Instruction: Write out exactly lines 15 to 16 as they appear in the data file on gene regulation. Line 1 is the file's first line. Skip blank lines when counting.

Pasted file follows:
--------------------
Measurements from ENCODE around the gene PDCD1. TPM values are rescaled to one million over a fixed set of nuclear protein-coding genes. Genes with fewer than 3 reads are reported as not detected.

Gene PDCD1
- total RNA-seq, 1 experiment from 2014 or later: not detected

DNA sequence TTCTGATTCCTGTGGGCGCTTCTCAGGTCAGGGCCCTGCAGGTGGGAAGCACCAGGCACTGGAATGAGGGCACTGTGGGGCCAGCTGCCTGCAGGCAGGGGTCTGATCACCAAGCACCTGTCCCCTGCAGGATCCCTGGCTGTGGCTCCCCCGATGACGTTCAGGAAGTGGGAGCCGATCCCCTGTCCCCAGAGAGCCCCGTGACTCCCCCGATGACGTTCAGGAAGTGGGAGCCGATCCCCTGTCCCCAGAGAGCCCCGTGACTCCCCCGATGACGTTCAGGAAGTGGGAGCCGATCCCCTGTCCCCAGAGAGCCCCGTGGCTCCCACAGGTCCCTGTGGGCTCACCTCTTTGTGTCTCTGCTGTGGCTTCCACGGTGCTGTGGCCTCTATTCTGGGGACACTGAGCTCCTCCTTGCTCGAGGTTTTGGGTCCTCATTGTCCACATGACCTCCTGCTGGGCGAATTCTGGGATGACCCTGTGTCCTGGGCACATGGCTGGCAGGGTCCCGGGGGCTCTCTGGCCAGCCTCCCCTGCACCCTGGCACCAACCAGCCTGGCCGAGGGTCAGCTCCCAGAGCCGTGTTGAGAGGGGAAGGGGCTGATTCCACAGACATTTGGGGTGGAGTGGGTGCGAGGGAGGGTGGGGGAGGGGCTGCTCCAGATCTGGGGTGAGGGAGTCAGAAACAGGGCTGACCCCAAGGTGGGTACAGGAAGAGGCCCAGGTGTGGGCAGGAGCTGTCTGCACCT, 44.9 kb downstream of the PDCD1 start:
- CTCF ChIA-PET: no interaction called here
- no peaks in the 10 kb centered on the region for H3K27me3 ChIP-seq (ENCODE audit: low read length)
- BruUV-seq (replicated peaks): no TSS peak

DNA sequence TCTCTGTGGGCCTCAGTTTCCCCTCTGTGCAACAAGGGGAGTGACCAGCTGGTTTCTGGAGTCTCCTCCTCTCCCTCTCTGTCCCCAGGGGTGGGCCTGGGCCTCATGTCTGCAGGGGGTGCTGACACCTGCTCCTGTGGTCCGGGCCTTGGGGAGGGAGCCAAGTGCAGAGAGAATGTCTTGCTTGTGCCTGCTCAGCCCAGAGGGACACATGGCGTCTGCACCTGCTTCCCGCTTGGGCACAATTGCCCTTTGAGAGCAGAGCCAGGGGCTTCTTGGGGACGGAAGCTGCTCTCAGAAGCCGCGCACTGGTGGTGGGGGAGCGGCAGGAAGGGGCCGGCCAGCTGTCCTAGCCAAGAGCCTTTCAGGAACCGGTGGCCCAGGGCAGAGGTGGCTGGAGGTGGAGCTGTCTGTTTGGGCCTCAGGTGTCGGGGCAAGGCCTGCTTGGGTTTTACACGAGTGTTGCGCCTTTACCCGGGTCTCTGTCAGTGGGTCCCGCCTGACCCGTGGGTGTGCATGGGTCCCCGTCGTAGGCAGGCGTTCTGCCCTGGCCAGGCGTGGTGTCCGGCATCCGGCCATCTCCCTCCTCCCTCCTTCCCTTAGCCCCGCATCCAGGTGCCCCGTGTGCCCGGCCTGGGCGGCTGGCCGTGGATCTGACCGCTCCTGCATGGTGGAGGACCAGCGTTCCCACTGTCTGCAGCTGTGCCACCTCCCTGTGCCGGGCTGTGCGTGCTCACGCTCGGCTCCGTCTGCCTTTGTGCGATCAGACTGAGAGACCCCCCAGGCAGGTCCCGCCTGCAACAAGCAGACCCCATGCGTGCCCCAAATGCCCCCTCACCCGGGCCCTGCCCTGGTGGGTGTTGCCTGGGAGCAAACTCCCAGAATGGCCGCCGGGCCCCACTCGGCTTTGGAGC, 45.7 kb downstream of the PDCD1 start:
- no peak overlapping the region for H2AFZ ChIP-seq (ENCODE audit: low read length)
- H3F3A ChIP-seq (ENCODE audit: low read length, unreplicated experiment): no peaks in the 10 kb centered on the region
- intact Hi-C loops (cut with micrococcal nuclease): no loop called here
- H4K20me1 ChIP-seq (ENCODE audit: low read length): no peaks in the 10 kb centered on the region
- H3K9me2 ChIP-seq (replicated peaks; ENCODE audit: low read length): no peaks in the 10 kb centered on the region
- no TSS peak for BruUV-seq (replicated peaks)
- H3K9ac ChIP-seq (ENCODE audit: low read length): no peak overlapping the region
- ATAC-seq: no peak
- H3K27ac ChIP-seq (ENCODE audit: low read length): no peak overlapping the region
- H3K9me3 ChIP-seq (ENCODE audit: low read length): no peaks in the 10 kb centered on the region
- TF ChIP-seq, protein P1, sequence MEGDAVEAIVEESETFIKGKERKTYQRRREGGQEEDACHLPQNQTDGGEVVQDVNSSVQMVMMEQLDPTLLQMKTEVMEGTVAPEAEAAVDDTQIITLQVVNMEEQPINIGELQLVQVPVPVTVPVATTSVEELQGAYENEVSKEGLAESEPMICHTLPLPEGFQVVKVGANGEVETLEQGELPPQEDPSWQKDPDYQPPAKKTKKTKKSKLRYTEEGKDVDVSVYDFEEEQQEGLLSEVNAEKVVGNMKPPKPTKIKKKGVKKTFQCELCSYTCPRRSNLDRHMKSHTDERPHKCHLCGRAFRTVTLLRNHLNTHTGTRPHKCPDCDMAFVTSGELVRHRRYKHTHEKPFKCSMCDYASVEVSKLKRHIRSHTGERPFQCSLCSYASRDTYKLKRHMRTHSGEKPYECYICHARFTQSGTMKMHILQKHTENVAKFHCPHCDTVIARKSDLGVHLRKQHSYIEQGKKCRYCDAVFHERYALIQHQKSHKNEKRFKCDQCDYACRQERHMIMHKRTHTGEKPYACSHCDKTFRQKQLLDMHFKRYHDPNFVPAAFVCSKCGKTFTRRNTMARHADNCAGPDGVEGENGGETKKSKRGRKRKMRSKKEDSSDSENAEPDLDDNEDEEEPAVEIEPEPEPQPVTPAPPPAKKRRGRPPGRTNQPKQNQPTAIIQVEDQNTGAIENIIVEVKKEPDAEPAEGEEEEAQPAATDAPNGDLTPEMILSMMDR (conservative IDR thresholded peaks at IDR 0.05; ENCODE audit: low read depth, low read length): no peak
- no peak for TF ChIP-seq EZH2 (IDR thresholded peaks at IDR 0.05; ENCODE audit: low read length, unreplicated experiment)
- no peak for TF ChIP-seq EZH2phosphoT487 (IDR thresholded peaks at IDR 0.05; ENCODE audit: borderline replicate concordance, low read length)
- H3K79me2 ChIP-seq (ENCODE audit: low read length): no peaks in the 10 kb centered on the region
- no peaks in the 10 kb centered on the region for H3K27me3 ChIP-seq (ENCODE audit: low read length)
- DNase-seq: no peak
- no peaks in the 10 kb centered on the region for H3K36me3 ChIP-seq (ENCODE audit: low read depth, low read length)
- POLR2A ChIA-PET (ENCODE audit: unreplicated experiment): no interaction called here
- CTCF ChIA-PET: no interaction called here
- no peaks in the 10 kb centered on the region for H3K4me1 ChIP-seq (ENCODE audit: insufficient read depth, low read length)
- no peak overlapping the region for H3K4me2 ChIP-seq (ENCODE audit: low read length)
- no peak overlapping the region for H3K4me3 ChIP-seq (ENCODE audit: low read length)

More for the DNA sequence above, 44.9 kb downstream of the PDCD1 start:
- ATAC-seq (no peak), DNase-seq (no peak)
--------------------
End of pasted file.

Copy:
- H3K9ac ChIP-seq (ENCODE audit: low read length): no peak overlapping the region
- ATAC-seq: no peak